An Open Letter to my Anxiety (Mr A)

Sam Tench / Photo blogs / / 1 Comment

Dear Mr A. (Mr Anxiety),

Firstly, I acknowledge you for what you are. You are mysterious, unpredictable, and unfathomable; you have every quality required to throw my life out of balance. I first felt your presence several years ago, during a deeply significant family event. I did not know what was happening at the time. “I must have caught a bug”, was my explanation as I struggled to control my body’s need to excrete until unable to hold up my own weight or force my eyes to remain open. Unfortunately, what I thought was merely a bug was something far more sinister and enduring. You. You continue to control and inhibit my ability to participate in life until this very day. You persist in making my life a painful experience. You continue to drain any positive energy I have managed to reserve inside my body and mind. You delete any sense of comfort, contentment, and predictability that I have begun to reclaim in my life. You snatch it away. Going, GONE.

Your rants include:

The world is doomed.

We as individuals living in this world are doomed.

I can’t handle this mess; I am weak.

I should be able to handle this; look at how far I’ve come with my recovery.

Isolation, isolation, isolation.

“Drama queen”, that’s me.

Over-reacting at the drop of a ha.

I’m a horrible person.

I don’t deserve to release a book.

I’m a fraud, nutcase, and disappointment.

Everyone thinks I’m never happy; they say, “Get over yourself.”

If nothing else, I must JUST SHUT UP. NO ONE CARES.

Now, go sit in the corner and cry.


Such thoughts began to dominate my mind, just as I began to embark on a dramatically different path; one where a very old acquaintance and most likely your friend too, Mr ED (Mr Eating Disorder), began to lose some of his power. I’ve always known that the task of defeating that other horrible voice, Mr ED, would be challenging. I’ve witnessed his ruthless victories over and over again.

Yet, with hard work, I began to succeed. I began to push aside embarrassment and shame. I found a real purpose and made it clear I was not giving up, no matter how hard the fight-to-be-free-to-be-me might be. For a short time, I  felt I was making real progress overcoming my long-time tormentor, Mr ED. Living felt okay, and finally, I had something to look forward to. For the first time, instead of me,  Mr ED was the one who was fading and withering away. And then you, Mr A,  came along to cause havoc.

To the casual onlooker, heck, even to those who know me well, everything may appear to be just peachy. “Yep, Sam’s doing great,” and this is how you, Mr A, like it to remain.  Maybe I should have considered acting as an occupation as a child; I’ve done a fine job of it for most of my life.  Yet, bubbling away beneath the surface there has been this on-again, off-again stream of crippling pain, fear, panic, extreme bodily reactions, social phobias, and a feeling of being out of control and helpless regarding the well-being of my children and my own sense of well-being.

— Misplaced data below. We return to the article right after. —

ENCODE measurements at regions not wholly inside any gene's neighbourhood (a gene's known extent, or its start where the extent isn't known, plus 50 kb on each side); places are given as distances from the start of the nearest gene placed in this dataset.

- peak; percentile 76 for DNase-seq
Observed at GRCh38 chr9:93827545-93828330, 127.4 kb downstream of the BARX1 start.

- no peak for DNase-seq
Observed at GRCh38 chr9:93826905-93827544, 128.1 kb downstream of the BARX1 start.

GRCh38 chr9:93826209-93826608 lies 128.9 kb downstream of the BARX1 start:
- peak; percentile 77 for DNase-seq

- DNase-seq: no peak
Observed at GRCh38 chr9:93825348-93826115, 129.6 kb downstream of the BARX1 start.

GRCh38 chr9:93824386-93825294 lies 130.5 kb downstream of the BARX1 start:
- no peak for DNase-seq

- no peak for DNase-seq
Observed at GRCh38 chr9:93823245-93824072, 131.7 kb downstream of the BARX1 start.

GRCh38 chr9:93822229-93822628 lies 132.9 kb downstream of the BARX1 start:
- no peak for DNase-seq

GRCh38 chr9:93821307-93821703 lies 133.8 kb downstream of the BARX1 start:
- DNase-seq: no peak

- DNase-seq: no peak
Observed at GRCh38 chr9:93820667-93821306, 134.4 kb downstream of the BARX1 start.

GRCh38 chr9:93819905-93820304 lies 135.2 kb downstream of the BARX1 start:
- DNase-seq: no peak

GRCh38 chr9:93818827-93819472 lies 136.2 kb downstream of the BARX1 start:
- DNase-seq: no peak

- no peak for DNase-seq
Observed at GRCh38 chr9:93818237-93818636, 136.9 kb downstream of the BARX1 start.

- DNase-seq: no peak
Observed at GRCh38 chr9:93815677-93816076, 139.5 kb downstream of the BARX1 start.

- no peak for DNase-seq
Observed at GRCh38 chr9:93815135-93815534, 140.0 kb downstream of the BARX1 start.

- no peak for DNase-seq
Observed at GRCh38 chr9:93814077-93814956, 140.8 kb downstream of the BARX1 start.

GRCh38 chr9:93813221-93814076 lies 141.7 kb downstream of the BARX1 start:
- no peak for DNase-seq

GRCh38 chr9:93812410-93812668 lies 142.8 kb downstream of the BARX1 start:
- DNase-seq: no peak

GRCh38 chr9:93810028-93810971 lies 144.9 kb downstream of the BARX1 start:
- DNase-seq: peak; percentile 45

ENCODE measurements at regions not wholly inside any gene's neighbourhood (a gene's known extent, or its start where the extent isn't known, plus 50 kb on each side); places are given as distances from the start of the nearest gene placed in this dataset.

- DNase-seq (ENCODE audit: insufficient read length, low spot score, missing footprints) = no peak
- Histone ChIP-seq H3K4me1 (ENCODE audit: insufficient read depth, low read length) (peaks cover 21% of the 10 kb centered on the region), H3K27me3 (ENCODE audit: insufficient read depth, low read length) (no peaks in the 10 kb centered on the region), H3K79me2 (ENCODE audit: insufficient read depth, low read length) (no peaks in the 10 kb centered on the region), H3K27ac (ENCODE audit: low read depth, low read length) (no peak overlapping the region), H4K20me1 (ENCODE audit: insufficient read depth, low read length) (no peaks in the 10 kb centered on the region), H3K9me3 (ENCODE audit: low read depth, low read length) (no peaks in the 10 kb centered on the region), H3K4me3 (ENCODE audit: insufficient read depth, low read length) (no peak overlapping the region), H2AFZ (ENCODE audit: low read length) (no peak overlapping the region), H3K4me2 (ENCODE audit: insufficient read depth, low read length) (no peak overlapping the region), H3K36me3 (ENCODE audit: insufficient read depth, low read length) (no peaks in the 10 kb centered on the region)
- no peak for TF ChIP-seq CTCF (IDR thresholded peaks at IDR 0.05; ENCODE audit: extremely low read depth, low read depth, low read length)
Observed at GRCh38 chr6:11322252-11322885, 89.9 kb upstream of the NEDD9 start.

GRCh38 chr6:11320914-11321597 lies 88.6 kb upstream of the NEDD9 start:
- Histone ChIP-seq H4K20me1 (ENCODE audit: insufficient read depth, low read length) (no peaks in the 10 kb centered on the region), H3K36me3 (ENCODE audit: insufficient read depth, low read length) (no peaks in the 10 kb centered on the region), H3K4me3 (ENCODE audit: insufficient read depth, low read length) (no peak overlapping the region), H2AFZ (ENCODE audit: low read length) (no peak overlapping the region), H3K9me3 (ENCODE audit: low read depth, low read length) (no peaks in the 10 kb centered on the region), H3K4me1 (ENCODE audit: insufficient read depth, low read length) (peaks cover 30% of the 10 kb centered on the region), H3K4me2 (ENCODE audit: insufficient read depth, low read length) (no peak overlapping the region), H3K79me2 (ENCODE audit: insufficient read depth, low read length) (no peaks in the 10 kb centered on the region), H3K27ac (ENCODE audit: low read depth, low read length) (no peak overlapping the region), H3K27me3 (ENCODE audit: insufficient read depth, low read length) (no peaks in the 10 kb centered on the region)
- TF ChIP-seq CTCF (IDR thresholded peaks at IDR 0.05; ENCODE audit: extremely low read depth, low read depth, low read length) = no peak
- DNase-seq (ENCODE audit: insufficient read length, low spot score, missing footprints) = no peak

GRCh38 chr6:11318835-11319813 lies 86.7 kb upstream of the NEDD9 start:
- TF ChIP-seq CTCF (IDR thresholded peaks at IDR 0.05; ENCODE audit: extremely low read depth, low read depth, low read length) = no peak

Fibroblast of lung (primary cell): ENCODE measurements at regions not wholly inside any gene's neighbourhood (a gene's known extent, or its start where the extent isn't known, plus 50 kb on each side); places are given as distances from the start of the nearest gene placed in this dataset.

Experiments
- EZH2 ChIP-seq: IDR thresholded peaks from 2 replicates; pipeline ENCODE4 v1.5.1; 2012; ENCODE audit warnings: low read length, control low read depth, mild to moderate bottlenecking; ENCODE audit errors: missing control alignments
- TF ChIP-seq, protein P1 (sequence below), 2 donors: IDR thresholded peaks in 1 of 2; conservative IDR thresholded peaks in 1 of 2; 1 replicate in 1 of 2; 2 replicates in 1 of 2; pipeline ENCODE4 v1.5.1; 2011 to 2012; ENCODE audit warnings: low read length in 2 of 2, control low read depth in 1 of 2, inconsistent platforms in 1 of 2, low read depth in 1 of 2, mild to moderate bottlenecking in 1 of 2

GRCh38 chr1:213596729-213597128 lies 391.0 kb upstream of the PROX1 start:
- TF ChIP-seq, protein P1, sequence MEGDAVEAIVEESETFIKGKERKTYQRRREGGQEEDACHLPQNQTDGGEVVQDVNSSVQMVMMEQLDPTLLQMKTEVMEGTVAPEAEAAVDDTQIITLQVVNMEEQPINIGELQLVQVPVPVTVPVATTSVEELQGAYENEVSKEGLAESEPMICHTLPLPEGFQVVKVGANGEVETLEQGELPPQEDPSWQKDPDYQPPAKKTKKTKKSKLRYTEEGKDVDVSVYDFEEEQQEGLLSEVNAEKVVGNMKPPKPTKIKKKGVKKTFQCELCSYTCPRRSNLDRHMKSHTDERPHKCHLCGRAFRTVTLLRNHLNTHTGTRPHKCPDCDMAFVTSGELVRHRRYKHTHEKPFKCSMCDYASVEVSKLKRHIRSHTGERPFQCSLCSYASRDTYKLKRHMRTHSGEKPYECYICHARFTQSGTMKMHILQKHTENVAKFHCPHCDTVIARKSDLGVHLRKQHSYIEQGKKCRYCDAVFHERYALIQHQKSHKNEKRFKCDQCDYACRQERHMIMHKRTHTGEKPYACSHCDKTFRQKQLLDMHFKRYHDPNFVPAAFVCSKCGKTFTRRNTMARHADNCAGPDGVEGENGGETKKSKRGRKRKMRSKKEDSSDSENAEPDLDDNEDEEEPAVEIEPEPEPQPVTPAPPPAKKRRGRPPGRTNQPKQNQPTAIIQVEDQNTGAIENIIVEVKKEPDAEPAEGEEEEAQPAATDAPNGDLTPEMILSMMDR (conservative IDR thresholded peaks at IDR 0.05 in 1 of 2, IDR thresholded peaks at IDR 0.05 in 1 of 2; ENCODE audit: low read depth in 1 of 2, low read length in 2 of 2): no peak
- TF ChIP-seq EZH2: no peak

For me, Mr A, your presence is abundantly clear in everything I do, and if people look closely, they will see my nervous habits signalling your presence within my core. The more subtle habits, a fascination with touching and destroying my nails, my fleeting memory, the restlessness and even the clinginess. But the real killers, the life drainers, are far more severe; they begin in an instant, usually in response to a form of disturbing news.

My heart begins to flutter, progressing to a racing sensation. Some days I sweat and feel overwhelmingly hot; most commonly, you leave me with a never-ending sense of extreme and excessive nausea that is so impactful the most pleasurable of food seems disgusting, and on occasions, you’ve pushed me so far, I’ve been unable to control what comes out of my mouth. There is an extreme and unrelenting fear of change, social phobias, and extreme fatigue. You insert an unrelenting pain in my head that extends down my neck and into my shoulders, making sleep and even everyday activities all but impossible. My muscles tighten; it’s a struggle to move, requiring countless physical treatment sessions. I experience a thirst that can’t be satisfied, no matter how much water I drink. Insomnia, for weeks, leaves me resembling a walking zombie and as irritable as hell. An endless train of thoughts comes at me from every direction I turn. Thoughts desperately need to be addressed. I’m not safe; we’re not safe; this is one big disaster. God, get me out of here.

I wish life could reflect the normality that I’ve always craved. I’m sure my ED is laughing hysterically behind my back because look at what you’ve gone and done. Creating an ongoing sense of fear for how each new day might whip you, Mr Anxiety,  into a fresh whirlwind of destruction with me firmly in your path.

At first, I was unable to see the pattern. But now your pattern and your intentions are increasingly evident. You cling to all that is negative and make it feel 10 times worse. The announcement of another case of COVID-19 puts my head in a frenzy with every bodily sensation intensifying by 100 per cent in an instant. You tell me I’m a freak, over-reacting to an event that the rest of the world is taking in its stride. You make me want to give up on recovery, inflicting symptoms that are progressively worse and more frequent, leaving me to question the meaning of life.